You know those feelings of accomplishment, of pride, of completing a job well done?
Well, the wonderful news for many of us is that praise occurs outside the corporate world every day. It is experienced in suburban homes and city apartments, on homesteads and farms, in the kitchens and backyards of holistic beings everywhere – all of us embracing the art of self-reliance.
As much as self-reliance is about providing for ourselves, it is about working together, eliminating the notion of competition, instead grasping cooperation. It is about sharing crops, trading fibers, volunteering time and attention to encourage others to continuously develop their skills in all matters related to radical homemaking.
In little ways we are rewarded daily with well turned out poached eggs, tender baked roasts or our awakening morning coffee brewed to perfection and served in our favorite coffee mug.
Home is the place to fall in love with the simple pleasures of life – it is our safety net, our freedom, our retreat, our space to live as we please. It is where we laugh and cry, cook, bake, brew and create to make this world a better place.
Embrace the art of self-reliance:
one. Plant and garden. The thrill of harvesting peas and tomatoes holds nothing to a successful day at the office. The smell, the taste, the complementary colors of nature. A true work of art can be had from seed to soil to dish. Get your hands dirty whether it is a plot of land or a clay pot with herbs on your window sill, there is no place too small for a plant to grow.
two. Preserve what you grow. And what others grow for you. Support local farmers and CSA’s with what you cannot grow yourself, harvests sometimes don’t turn out and occasionally they have bumper crops. Share and trade the fruit and vegetable love so that everyone has something to preserve for winter, rather than relying on store bought produce from afar. Can your own and know exactly what goes in it, that is the art of self-reliance.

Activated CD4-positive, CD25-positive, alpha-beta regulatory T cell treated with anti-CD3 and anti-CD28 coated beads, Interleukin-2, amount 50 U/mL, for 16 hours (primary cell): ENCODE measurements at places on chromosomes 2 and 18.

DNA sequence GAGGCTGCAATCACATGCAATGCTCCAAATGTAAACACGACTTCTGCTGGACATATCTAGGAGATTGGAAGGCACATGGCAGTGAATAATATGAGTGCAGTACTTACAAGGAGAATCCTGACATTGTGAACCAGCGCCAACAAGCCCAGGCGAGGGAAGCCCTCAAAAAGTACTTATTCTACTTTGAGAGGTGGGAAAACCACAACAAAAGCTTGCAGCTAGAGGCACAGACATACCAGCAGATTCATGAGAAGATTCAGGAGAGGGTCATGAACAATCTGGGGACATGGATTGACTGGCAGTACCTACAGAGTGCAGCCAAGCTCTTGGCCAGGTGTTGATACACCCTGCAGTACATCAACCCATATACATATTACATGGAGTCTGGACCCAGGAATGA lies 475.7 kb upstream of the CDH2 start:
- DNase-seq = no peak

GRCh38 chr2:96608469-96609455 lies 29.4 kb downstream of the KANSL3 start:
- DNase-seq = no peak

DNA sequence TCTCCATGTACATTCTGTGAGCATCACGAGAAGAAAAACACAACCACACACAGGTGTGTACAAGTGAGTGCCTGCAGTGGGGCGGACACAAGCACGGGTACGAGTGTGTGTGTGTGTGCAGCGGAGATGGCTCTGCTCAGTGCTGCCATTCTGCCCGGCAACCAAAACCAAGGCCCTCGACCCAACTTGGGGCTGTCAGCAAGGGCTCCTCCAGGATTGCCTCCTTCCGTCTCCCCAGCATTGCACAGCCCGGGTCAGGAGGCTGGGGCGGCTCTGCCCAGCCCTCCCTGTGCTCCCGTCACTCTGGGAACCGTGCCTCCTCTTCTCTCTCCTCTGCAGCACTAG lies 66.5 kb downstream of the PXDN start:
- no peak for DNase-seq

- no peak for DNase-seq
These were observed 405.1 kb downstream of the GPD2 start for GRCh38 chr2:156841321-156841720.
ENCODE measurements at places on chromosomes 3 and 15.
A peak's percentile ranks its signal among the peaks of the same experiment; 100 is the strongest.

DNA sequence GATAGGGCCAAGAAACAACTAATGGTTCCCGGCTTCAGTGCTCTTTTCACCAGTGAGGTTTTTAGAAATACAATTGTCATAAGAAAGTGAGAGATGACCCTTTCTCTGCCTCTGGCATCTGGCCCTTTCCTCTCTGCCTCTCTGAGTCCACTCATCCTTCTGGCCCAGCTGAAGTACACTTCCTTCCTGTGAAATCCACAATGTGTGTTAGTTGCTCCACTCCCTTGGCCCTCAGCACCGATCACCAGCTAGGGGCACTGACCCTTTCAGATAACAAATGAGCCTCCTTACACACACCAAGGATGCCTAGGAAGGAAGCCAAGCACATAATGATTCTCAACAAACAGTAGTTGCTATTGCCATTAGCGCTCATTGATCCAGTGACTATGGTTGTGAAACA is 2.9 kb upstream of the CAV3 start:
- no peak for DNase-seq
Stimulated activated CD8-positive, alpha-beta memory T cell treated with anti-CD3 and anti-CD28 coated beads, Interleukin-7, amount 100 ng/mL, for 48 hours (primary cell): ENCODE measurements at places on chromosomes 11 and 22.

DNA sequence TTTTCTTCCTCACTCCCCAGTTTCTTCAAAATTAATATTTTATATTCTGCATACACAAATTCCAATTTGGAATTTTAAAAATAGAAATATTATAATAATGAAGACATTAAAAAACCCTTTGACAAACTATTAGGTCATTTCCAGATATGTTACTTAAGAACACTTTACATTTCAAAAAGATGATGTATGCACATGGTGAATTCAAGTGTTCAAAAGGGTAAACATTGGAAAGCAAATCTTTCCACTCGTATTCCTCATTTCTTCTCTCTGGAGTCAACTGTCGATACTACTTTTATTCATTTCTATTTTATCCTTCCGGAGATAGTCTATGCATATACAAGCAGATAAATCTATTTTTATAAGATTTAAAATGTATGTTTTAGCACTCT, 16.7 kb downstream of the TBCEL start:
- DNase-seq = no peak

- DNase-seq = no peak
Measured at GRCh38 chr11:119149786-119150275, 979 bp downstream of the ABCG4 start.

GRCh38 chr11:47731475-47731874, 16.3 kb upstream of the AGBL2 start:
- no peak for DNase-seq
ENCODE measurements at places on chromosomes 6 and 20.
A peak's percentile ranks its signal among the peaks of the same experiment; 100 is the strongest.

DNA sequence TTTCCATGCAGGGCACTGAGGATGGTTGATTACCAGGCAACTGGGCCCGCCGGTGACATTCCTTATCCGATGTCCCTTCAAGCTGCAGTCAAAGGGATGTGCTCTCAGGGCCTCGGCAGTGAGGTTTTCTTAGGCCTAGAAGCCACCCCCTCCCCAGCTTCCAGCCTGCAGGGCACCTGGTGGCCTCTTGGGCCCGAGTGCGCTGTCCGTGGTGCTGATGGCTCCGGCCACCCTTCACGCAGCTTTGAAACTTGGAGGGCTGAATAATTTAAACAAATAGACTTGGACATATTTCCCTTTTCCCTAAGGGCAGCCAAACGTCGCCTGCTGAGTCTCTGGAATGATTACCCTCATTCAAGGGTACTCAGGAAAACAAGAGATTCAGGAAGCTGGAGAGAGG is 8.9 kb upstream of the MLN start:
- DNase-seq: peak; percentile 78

three. Turn raw milk into cheese and whey. 2.5 liters of milk can turn into a plateful of cheese with enough whey leftover for fermenting vegetables – they may just become your weekly treat. Purchase (A2) raw milk locally for the best health benefits you can receive, then make your own kefir and yogurt as well.
four. Process natural fibers. You don’t have to raise the rabbit for the fluff or the sheep for the wool, but you do have to have a good grip on self-reliance to know how to get it, where to find it, what is good, what is better and whether you got a quality fleece or not. Then you can comb it, pick it, spin it, weave it and create it into something amazing. Quite the process! It is no less than pure bliss to take individual strands of fiber and turn them into a useful object, supporting small organic farms along the way.
five. Create your own handcrafted wardrobe. Reduce your needs, then want something completely different than the norm. Acquire the skills (or the whereabouts of local artisans) to make your own clothing after all a garment is only as complex as you make it. Industry has made it easy to be colorful, but in the process we have left handmade textures behind. Reclaim them with your own hands! Get rid of the television and you will be amazed at what you have the time for. One stitch at a time you can clothe yourself, shoes included.
six. Gather knowledge and confidence by delving into interest-led learning, attending workshops and volunteering. State what you are interested in and start learning it. Beekeeping? Knitting? Weaving? Metalsmithing? Organic gardening? Composting? Vermiculture? This isn’t school, this is life, choose your interests and seek them out. Do it alone or as a group, the important thing is to grow.
seven. Be inspired by others navigating the simple path, leaving the hoards of consumers behind. Start your own journey by changing your mindset – you already have enough. Live life intentionally, simply and with compassion for all creatures that inhabit the earth, we are all here together, so we better learn to get along. Make the environment more beautiful than you found it and pass down quality (not quantity) to future generations.
Start with baby steps, shortly after that leap, run, dance and prance with the agility and fervor of the youth. Embrace self-reliance for all that it is worth – the praise in form of the happily clapping child, the kiss on the cheek, the three year old honey sweetened preserves…
A life lived simply and well? The joy is in there.
Go out and find it for yourself.